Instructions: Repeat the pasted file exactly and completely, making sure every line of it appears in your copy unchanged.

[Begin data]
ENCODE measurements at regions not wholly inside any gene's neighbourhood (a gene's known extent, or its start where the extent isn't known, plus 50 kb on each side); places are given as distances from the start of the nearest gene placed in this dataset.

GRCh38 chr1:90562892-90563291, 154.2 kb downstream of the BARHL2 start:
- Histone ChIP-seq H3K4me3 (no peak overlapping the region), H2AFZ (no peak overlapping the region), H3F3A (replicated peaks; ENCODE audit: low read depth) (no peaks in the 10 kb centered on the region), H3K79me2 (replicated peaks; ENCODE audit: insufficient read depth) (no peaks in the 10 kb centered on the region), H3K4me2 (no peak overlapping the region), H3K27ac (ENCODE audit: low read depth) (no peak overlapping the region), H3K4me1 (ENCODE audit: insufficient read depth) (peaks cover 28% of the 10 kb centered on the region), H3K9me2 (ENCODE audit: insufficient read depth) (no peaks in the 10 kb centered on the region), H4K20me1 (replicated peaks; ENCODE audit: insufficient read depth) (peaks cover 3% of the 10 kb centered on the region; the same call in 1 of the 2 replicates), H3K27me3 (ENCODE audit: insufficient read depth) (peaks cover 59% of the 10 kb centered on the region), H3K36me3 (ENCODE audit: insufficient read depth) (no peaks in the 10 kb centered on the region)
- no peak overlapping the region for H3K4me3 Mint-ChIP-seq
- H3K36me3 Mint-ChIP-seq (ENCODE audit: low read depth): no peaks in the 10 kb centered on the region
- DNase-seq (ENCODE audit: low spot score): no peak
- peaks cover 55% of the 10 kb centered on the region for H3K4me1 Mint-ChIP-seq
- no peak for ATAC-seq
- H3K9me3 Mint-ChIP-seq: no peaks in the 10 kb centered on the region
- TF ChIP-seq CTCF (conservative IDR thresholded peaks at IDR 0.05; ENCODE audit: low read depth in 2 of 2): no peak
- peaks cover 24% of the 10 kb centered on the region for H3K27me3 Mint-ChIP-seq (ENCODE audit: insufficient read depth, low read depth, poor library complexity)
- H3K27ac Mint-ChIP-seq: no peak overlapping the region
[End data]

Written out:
ENCODE measurements at regions not wholly inside any gene's neighbourhood (a gene's known extent, or its start where the extent isn't known, plus 50 kb on each side); places are given as distances from the start of the nearest gene placed in this dataset.

GRCh38 chr1:90562892-90563291, 154.2 kb downstream of the BARHL2 start:
- Histone ChIP-seq H3K4me3 (no peak overlapping the region), H2AFZ (no peak overlapping the region), H3F3A (replicated peaks; ENCODE audit: low read depth) (no peaks in the 10 kb centered on the region), H3K79me2 (replicated peaks; ENCODE audit: insufficient read depth) (no peaks in the 10 kb centered on the region), H3K4me2 (no peak overlapping the region), H3K27ac (ENCODE audit: low read depth) (no peak overlapping the region), H3K4me1 (ENCODE audit: insufficient read depth) (peaks cover 28% of the 10 kb centered on the region), H3K9me2 (ENCODE audit: insufficient read depth) (no peaks in the 10 kb centered on the region), H4K20me1 (replicated peaks; ENCODE audit: insufficient read depth) (peaks cover 3% of the 10 kb centered on the region; the same call in 1 of the 2 replicates), H3K27me3 (ENCODE audit: insufficient read depth) (peaks cover 59% of the 10 kb centered on the region), H3K36me3 (ENCODE audit: insufficient read depth) (no peaks in the 10 kb centered on the region)
- no peak overlapping the region for H3K4me3 Mint-ChIP-seq
- H3K36me3 Mint-ChIP-seq (ENCODE audit: low read depth): no peaks in the 10 kb centered on the region
- DNase-seq (ENCODE audit: low spot score): no peak
- peaks cover 55% of the 10 kb centered on the region for H3K4me1 Mint-ChIP-seq
- no peak for ATAC-seq
- H3K9me3 Mint-ChIP-seq: no peaks in the 10 kb centered on the region
- TF ChIP-seq CTCF (conservative IDR thresholded peaks at IDR 0.05; ENCODE audit: low read depth in 2 of 2): no peak
- peaks cover 24% of the 10 kb centered on the region for H3K27me3 Mint-ChIP-seq (ENCODE audit: insufficient read depth, low read depth, poor library complexity)
- H3K27ac Mint-ChIP-seq: no peak overlapping the region